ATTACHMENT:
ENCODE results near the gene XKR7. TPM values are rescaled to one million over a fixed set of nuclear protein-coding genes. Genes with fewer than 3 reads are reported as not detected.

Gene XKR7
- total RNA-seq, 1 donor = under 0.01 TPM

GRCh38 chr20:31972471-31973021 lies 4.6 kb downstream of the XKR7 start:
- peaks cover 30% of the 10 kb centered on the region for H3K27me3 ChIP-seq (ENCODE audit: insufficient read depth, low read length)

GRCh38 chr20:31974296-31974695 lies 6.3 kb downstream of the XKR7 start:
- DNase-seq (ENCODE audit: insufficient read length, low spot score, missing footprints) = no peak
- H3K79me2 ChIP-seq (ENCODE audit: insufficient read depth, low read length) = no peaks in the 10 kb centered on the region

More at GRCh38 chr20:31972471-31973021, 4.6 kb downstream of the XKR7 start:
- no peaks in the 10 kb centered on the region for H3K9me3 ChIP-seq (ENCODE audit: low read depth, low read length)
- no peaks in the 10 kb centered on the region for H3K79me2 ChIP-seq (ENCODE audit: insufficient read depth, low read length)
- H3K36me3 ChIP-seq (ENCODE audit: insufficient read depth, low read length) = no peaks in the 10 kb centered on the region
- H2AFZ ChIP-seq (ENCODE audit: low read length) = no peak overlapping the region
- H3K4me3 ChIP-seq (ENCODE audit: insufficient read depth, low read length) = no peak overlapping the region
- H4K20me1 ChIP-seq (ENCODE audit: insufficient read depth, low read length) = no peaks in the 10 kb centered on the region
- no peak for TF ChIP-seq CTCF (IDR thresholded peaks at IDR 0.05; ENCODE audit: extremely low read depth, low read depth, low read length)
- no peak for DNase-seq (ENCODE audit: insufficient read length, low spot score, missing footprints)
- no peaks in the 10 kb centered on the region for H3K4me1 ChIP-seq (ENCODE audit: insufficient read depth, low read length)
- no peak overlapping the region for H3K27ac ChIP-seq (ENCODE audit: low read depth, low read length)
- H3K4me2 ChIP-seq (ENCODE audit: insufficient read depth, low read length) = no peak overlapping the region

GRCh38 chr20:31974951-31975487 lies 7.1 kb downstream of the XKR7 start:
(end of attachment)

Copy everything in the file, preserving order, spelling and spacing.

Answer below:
ENCODE results near the gene XKR7. TPM values are rescaled to one million over a fixed set of nuclear protein-coding genes. Genes with fewer than 3 reads are reported as not detected.

Gene XKR7
- total RNA-seq, 1 donor = under 0.01 TPM

GRCh38 chr20:31972471-31973021 lies 4.6 kb downstream of the XKR7 start:
- peaks cover 30% of the 10 kb centered on the region for H3K27me3 ChIP-seq (ENCODE audit: insufficient read depth, low read length)

GRCh38 chr20:31974296-31974695 lies 6.3 kb downstream of the XKR7 start:
- DNase-seq (ENCODE audit: insufficient read length, low spot score, missing footprints) = no peak
- H3K79me2 ChIP-seq (ENCODE audit: insufficient read depth, low read length) = no peaks in the 10 kb centered on the region

More at GRCh38 chr20:31972471-31973021, 4.6 kb downstream of the XKR7 start:
- no peaks in the 10 kb centered on the region for H3K9me3 ChIP-seq (ENCODE audit: low read depth, low read length)
- no peaks in the 10 kb centered on the region for H3K79me2 ChIP-seq (ENCODE audit: insufficient read depth, low read length)
- H3K36me3 ChIP-seq (ENCODE audit: insufficient read depth, low read length) = no peaks in the 10 kb centered on the region
- H2AFZ ChIP-seq (ENCODE audit: low read length) = no peak overlapping the region
- H3K4me3 ChIP-seq (ENCODE audit: insufficient read depth, low read length) = no peak overlapping the region
- H4K20me1 ChIP-seq (ENCODE audit: insufficient read depth, low read length) = no peaks in the 10 kb centered on the region
- no peak for TF ChIP-seq CTCF (IDR thresholded peaks at IDR 0.05; ENCODE audit: extremely low read depth, low read depth, low read length)
- no peak for DNase-seq (ENCODE audit: insufficient read length, low spot score, missing footprints)
- no peaks in the 10 kb centered on the region for H3K4me1 ChIP-seq (ENCODE audit: insufficient read depth, low read length)
- no peak overlapping the region for H3K27ac ChIP-seq (ENCODE audit: low read depth, low read length)
- H3K4me2 ChIP-seq (ENCODE audit: insufficient read depth, low read length) = no peak overlapping the region

GRCh38 chr20:31974951-31975487 lies 7.1 kb downstream of the XKR7 start: